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Chapter 5

Magnetic Resonance Imaging

5.1 What is MRI?
5.2 Spin Physics
5.3 MRI Scanner
5.4 MRI Applications
5.5 Functional MRI
5.6 MRI Scan versus CT Scan
5.7 Summary
5.8 References
5.9 Raise Your Grades
5.10 Tutorial
5.1 What is MRI?
Magnetic Resonance Imaging (MRI)
Also termed as nuclear magnetic resonance imaging (NMRI),
or magnetic resonance tomography (MRT)
is a medical imaging technique used in radiology to visualize internal
structures of the body in detail.
makes use of the property of nuclear magnetic resonance (NMR) to
image nuclei of atoms inside the body.
can create more detailed images of the human body than are possible
with X-rays.
This 'nuclear'' refers not to the disintegration of atomic nuclei,
but to their harmless behavior in the presence of a magnetic field.

Unlike CT scanning, which use radiation, MRI examines the body only
with magnetic fields and the pulses of radio waves.

v1_What Is an MRI_1m30s.mp4
MRI A topic of more than 2 Nobel Prizes
Nobel Prize in Physics (1952)
Felix Bloch (1905-1983) Edward Purcell (19121997)

Felix Bloch a Swiss/American professor, Stanford, UC Berkeley

In 1946, he proposed the Bloch equations which determine the time evolution
of nuclear magnetization.
Edward Purcell - an American professor, Harvard, MIT
In December 1946, he discovered nuclear magnetic resonance (NMR) with his
He served as science advisor to 3 Presidents
D.D. Eisenhower, J.F. Kennedy, and L.B. Johnson
Felix Bloch & Edward Purcell
Received Nobel Prize in 1952 for their development of new ways and
methods for nuclear magnetic precision measurements

However, for decades NMR technology was used mainly in NMR

spectrometer for studying the chemical structure of substances.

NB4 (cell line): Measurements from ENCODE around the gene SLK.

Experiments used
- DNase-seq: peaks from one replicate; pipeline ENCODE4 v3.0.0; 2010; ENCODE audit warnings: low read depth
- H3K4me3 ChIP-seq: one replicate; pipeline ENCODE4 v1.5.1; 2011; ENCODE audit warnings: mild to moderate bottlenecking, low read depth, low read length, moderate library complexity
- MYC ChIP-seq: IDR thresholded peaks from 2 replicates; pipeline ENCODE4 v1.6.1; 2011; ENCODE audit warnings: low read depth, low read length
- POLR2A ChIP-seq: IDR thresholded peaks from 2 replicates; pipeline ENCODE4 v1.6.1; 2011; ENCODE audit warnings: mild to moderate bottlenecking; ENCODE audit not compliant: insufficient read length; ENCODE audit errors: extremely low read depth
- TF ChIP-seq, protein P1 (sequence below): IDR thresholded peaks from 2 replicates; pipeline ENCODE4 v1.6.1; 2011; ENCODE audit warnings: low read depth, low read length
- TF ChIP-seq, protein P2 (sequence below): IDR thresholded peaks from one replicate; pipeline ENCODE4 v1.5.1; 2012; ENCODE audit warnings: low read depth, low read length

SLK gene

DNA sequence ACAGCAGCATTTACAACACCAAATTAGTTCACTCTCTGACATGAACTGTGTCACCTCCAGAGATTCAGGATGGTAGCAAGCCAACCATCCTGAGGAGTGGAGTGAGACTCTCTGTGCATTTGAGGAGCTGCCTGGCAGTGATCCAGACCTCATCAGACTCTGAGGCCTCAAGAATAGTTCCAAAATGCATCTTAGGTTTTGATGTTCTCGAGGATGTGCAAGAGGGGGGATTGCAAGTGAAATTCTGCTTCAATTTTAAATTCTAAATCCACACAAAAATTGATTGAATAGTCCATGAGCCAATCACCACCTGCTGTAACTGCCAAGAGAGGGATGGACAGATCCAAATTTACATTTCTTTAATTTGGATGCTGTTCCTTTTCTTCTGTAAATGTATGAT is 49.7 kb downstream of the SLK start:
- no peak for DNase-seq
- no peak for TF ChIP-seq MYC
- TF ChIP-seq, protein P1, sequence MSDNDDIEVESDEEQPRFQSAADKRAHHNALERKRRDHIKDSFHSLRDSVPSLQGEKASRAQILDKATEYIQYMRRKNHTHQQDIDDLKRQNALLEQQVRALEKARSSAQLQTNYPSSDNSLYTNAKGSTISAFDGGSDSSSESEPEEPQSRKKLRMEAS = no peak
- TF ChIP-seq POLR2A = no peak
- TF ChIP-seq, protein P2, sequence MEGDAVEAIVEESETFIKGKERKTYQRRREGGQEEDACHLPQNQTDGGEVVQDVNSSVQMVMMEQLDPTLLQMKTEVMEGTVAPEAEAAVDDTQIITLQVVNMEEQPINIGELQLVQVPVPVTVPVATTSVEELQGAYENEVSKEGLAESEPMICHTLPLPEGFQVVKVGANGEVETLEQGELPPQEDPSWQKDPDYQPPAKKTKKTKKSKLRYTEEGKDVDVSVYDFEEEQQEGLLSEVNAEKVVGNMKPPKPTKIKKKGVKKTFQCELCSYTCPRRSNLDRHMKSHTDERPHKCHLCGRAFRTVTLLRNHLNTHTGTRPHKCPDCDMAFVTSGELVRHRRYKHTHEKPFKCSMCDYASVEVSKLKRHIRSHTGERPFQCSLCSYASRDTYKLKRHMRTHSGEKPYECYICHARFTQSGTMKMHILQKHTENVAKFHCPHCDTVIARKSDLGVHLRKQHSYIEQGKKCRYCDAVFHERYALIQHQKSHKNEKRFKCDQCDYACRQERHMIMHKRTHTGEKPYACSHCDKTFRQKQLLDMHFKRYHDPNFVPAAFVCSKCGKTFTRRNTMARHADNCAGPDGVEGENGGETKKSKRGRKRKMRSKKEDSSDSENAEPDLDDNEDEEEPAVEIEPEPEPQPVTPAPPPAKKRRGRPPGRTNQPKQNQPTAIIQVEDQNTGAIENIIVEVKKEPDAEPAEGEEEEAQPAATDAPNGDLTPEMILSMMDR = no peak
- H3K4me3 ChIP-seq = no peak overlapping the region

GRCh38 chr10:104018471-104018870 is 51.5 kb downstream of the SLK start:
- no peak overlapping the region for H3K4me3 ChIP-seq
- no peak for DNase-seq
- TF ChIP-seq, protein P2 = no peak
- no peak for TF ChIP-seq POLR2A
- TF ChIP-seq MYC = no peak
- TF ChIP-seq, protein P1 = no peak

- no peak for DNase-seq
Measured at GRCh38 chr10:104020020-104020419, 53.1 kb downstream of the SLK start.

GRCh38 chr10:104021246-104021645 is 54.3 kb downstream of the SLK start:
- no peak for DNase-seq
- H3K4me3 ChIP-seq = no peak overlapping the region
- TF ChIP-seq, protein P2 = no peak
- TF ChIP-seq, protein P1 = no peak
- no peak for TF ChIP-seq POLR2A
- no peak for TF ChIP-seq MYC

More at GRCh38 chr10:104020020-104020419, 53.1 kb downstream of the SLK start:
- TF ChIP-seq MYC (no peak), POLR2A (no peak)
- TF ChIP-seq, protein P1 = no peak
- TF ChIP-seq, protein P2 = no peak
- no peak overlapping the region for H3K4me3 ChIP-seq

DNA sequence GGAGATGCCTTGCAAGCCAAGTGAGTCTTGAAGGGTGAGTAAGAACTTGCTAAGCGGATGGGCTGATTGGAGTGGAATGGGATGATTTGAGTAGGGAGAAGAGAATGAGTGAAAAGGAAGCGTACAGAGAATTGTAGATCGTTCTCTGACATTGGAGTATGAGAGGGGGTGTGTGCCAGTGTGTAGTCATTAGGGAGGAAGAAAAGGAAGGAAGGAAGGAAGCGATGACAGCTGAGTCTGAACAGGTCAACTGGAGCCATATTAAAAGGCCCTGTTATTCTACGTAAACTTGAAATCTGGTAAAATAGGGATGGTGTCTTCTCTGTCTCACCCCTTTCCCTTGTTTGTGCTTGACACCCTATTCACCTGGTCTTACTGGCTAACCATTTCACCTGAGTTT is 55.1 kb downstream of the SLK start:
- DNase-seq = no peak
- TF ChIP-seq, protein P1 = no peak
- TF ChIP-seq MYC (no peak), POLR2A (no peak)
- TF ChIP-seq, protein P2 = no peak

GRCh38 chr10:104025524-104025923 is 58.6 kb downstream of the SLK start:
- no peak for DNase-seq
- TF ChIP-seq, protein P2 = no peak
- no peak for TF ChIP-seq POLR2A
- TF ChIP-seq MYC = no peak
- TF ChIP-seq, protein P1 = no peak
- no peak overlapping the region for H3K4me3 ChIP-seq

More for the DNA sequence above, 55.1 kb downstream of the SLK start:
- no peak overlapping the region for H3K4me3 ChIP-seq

It wasn't until the 1970s with Lauterbur's and Mansfield's developments that
NMR could be used to produce images of the body.
MRI A topic of more than 2 Nobel Prizes
Nobel Prize in Physiology or Medicine (2003)
Paul Lauterbur (1929-2007) Sir Peter Mansfield (1933 - now)

Paul Lauterbur An American chemist, UIUC

Developed the concept of MRI and got first MRI images (poor quality) with NMR
Unsuccessfully attempted to file patents as his university chose not to pursue patents, with
the rationale that the expense would not pay off in the end. Also attempted to get the federal
government to pay for an early prototype of the MRI machine for years in the 1970s, and the
process took a decade.
The University of Nottingham did file patents which later made Mansfield wealthy.
Sir Peter Mansfield A British physicist, University of Nottingham
Supplied a major step to make Lauterbur's concept a practical reality.
At the age of 15 he was told by a careers teacher that science wasn't for him.
He left school shortly afterwards to work as a printer's assistant.
He developed interest in physics, and his PhD project was on pulsed NMR spectrometer
Mansfield is credited with showing how the radio signals from MRI can be mathematically
analyzed, making interpretation of the signals into a useful image a possibility. He is also
credited with discovering how fast imaging could be possible by developing the MRI
protocol called echo-planar imaging.

5.2 Spin Physics
What is spin?
Spin is a fundamental property of nature like electrical charge or mass.
Spin comes in multiples of 1/2 and can be + or -.
Protons, electrons, and neutrons possess spin.
Individual unpaired electrons, protons, and neutrons each possesses a spin of
Body tissue contains about 60% water ( H2O),
each water molecule has two hydrogen nuclei or protons (1H nuclei)
Each hydrogen proton spins or has a spin.

A water molecule A hydrogen proton spins

5.2.1 Proton
is a subatomic particle with the symbol p or p+ and
a positive electric charge of 1 elementary charge.
One or more protons are present in the nucleus of each atom.
The number of protons in each atom is its atomic number.
A proton has a magnetic moment and spin

Proton spins around its axis like a planet, has

positive charge and electric field around it,
Moving electric field has a magnet field like a bar